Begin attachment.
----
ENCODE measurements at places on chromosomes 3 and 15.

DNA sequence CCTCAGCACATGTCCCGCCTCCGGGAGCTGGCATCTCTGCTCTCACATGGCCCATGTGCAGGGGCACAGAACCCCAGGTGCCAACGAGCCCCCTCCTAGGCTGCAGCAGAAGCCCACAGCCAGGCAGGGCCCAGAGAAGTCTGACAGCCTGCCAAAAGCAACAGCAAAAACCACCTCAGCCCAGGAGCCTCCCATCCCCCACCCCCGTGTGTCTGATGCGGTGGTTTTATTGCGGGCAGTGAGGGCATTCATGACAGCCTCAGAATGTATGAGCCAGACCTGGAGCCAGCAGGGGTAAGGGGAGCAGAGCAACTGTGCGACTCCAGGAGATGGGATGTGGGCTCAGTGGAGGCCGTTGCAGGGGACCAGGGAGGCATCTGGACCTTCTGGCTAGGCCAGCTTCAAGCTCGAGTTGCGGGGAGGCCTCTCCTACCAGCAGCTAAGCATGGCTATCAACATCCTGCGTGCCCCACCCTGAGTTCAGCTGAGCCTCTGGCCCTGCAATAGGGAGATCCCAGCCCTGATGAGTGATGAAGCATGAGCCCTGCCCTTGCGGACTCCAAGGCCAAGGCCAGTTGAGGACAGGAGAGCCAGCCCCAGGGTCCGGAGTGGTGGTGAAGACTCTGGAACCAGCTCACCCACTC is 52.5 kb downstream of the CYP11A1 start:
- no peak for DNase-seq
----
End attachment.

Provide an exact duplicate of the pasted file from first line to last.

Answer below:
ENCODE measurements at places on chromosomes 3 and 15.

DNA sequence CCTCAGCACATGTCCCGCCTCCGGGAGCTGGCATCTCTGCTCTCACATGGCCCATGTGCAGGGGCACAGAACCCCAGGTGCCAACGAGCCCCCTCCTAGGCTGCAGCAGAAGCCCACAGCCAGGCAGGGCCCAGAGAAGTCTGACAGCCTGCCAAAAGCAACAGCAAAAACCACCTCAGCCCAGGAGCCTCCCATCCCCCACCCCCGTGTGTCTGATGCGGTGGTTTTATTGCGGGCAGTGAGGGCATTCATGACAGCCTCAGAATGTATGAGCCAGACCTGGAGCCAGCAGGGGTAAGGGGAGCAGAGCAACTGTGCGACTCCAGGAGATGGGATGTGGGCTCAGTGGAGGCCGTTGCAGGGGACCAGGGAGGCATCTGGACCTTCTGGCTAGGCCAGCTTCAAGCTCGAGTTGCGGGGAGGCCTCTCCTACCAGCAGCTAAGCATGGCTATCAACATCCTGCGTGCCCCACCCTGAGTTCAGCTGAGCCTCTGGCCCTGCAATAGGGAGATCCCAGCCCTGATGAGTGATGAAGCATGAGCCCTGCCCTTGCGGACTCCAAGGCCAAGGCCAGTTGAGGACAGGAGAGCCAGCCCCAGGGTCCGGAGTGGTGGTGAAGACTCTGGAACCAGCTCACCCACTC is 52.5 kb downstream of the CYP11A1 start:
- no peak for DNase-seq